Editor's Note, 10/2: Congress allowed the Land and Water Conservation Fund to expire at midnight on October 1, 2015. They can still act to re-authorize and fully fund the program—contact your legislator about this issue here.
For half a century America has been reversing an ancient process by turning fossil fuels back into plants and animals. Since 1964 a portion of royalties paid by offshore oil and gas extractors—notorious degraders of public assets—has gone back to the public for restoring and protecting a wide array of habitat, including parks, refuges, sanctuaries, beaches, trails, and battlefields. The program, called the Land and Water Conservation Fund (LWCF), is supposed to receive $900 million a year.
But nowhere near that amount goes where it should, because the original enabling legislation didn’t mandate that all the cash would go to conservation. So every year, Congress raids the LWCF to help fill the black hole of general spending. To date, of the total $37.5 billion the LWCF should have received, Congress has absconded with $20.5 billion, leaving just $17 billion for conservation (before 1978 the annual allocation was capped at $300 million). Meanwhile, we lose about 6,000 acres of open space each day.
The LWCF will expire on September 30, 2015, unless Congress votes to renew it. Important as the vote is, renewal alone wouldn’t stop the raids. But now there’s an opportunity to end the pilfering. A bill, S. 890, introduced by Senator Maria Cantwell (D-WA) and cosponsored by 19 other senators, would mandate full funding—forever.
Even with the perennial bleeding, the LWCF has accomplished great things. Audubon’s legislative director, Brian Moore, has received as many as 80 requests a year from chapters seeking help with using the LWCF to protect such habitat as Important Bird Areas. The fund’s grants have helped 42,000 state projects protect 3 million acres and have enhanced at least 850 federal management areas.
The LWCF helped the Bair Ranch Foundation and other partners protect 8,200 acres in Montana that was checkerboarded throughout the Lewis and Clark National Forest, wildlife-rich land that would otherwise have been fenced and developed. In Colorado $200 million has expanded Great Sand Dunes National Park & Preserve and other wildlife habitat; $150 million has protected such Arkansas habitat as the Cache River National Wildlife Refuge; and $50 million has enhanced the Dakota Tallgrass Prairie and Wildlife Management Area in South Dakota. The LWCF has even given a fighting chance to Hawaii’s unique and critically endangered coots, ducks, stilts, and gallinules by helping add 800 acres to the James Campbell National Wildlife Refuge on Oahu.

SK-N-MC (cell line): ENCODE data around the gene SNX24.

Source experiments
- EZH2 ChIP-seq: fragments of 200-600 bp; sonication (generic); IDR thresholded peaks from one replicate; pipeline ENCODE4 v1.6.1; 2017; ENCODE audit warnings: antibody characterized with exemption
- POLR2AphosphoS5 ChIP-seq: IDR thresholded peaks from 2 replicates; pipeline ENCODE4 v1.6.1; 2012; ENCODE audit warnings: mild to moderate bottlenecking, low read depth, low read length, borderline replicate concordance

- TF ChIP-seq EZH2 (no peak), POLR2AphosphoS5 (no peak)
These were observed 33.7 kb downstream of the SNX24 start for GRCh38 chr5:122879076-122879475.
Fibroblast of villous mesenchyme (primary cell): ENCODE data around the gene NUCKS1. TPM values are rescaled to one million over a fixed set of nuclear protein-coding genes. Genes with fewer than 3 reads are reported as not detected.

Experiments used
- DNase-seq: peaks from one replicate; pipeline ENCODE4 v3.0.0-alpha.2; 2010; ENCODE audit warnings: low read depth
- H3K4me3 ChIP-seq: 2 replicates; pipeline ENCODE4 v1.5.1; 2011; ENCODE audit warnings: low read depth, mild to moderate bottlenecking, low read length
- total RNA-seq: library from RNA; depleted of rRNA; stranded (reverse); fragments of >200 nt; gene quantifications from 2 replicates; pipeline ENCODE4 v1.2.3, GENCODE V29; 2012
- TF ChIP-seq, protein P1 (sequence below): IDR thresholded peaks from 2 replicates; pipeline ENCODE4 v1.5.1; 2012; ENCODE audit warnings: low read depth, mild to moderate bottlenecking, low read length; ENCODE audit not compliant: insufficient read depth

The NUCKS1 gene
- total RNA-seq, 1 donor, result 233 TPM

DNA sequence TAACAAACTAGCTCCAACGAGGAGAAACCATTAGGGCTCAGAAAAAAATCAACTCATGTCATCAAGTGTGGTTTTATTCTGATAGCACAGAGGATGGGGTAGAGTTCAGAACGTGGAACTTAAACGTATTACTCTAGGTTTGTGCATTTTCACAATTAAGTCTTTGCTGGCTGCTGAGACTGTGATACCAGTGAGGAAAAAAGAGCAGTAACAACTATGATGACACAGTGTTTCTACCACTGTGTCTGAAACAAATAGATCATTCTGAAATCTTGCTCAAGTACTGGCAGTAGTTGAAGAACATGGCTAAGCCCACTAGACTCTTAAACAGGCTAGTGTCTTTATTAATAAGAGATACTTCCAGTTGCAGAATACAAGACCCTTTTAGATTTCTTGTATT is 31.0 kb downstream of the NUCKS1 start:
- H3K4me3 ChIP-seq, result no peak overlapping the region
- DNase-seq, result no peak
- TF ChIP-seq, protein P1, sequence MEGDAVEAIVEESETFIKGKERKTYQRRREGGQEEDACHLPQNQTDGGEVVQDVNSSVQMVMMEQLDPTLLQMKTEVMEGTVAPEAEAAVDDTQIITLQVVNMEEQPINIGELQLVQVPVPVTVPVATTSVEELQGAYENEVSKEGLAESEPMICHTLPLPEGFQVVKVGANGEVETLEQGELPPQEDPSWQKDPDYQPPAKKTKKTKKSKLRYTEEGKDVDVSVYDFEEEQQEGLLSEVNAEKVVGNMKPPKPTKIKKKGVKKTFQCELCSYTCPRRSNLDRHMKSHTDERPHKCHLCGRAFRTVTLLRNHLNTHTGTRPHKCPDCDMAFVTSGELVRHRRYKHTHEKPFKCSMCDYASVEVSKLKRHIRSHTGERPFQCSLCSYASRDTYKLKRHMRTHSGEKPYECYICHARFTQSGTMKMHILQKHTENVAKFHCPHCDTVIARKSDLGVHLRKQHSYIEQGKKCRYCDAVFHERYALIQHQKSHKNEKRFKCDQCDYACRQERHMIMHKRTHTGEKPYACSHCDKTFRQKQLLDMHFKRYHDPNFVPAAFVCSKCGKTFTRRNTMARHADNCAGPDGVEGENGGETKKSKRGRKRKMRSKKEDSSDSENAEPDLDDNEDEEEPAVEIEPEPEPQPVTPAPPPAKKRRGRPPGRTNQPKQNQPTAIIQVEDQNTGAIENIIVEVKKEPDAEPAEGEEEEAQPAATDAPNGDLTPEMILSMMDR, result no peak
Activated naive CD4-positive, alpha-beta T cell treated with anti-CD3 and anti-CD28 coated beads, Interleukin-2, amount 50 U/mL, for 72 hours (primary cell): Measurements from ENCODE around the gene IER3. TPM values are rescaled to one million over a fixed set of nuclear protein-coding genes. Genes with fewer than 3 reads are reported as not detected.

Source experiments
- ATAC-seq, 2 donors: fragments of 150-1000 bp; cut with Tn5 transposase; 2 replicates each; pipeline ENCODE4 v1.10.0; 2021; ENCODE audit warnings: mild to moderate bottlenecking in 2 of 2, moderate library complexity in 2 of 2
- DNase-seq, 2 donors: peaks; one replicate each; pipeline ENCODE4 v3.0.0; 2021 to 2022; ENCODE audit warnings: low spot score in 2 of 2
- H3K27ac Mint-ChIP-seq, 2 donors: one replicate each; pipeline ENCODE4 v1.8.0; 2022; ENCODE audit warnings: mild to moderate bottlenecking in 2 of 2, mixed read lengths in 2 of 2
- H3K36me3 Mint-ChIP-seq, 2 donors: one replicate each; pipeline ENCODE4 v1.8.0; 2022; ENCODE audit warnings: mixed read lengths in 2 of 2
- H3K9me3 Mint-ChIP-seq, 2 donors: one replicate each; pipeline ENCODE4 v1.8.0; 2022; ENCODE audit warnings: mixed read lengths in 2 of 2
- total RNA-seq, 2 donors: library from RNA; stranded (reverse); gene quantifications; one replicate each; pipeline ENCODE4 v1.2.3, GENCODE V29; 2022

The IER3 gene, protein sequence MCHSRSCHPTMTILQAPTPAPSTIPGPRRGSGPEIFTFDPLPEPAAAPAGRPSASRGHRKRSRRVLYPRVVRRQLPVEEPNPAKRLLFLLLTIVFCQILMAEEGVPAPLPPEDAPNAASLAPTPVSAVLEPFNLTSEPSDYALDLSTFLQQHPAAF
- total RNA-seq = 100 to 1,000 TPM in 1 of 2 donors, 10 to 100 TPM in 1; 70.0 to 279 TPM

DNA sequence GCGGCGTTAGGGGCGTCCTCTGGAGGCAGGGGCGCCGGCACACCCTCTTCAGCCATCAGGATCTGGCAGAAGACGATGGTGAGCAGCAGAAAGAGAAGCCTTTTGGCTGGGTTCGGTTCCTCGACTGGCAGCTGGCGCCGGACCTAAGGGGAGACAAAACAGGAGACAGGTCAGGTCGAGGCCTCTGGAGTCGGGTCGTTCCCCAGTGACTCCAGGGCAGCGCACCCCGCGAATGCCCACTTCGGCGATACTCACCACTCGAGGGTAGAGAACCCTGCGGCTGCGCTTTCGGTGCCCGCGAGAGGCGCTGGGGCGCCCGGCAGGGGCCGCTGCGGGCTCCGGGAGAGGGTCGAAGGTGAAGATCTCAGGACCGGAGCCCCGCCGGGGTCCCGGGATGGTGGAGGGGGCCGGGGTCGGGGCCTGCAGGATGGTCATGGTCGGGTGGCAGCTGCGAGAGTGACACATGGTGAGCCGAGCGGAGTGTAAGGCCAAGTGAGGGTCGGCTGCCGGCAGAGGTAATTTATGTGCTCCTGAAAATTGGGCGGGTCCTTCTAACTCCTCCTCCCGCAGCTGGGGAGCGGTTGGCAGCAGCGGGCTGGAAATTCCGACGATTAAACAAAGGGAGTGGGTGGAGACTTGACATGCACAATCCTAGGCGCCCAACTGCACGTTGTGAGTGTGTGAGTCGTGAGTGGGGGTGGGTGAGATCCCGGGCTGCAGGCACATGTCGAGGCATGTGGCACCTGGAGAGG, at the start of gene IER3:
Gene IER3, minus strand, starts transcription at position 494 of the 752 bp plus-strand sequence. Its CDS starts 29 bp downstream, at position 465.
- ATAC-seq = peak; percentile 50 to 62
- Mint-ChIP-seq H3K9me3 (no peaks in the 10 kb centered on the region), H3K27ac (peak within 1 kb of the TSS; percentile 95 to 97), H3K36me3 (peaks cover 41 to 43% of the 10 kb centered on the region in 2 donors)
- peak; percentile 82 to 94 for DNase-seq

Urban areas benefit, too. I live 10 minutes from Mass Audubon’s Broad Meadow Brook Sanctuary, a 430-acre island of wildness in the sea of asphalt and cement that is Worcester, Massachusetts—New England’s second-largest city. The LWCF helped Mass Audubon acquire 80 acres we call the Black Oak Savanna. Thanks in part to that acquisition, the sanctuary supports deer, fishers, gray and red foxes, 170 bird species, and 80 butterfly species. The savanna’s wetland filters urban runoff, cleansing the brook, now home to frogs, turtles, muskrats, mink, otters, beavers, and five fish species.
LWCF projects are frequently defined as “land grabs” by haters of things federal. In fact, easements are sold far more often than land itself, so most owners keep their property. And, increasingly, LWCF money goes to state projects directly or, on the federal side, via efforts such as the Forest Legacy Program that protect woodlands. Finally, projects result only from willing sellers—there is no “seizure” via eminent domain or any other mechanism. “The rhetoric doesn’t match the reality,” says Audubon’s Moore, pointing out that at the Senate hearing on the LWCF in April there was much conservative support for reauthorization.
Of course, some of that support is driven by the desire to siphon off LWCF dollars for constituent-friendly projects like road building and other infrastructure maintenance. As Senator Lisa Murkowski (R-AK) puts it, we should “shift the federal focus away from land acquisition” toward “resources that we have.” But even the entire LWCF would do little to ease, say, the National Park Service’s $11.5 billion maintenance backlog. Furthermore, most federal LWCF grants reduce maintenance needs on their own by consolidating checkerboard ownerships, which are management nightmares.
Besides, says Steve Kline, director of government relations for the Theodore Roosevelt Conservation Partnership, “there are appropriation line items for maintenance. If you want to fund maintenance, fund maintenance.”
Senator Martin Heinrich (D-NM), a cosponsor of S. 890, says that Congress created the backlog, so it should be Congress that addresses the shortcomings through the appropriations process. “We only get to sell oil and gas once,” he says. “LWCF was set up to make permanent investments in conservation and recreation, not just pay for regular operations.”
The vast majority of Americans want what S. 890 offers. Bipartisan polling by two research firms found that at least 85 percent of likely voters support permanent full funding for the LWCF. So if enough of them bend the ears of their legislators, the bill’s provisions will, at long last, become law.
What You Can Do:
Contact your legislators and make sure they know that you and most voters favor the original intent of the LWCF: full funding indefinitely.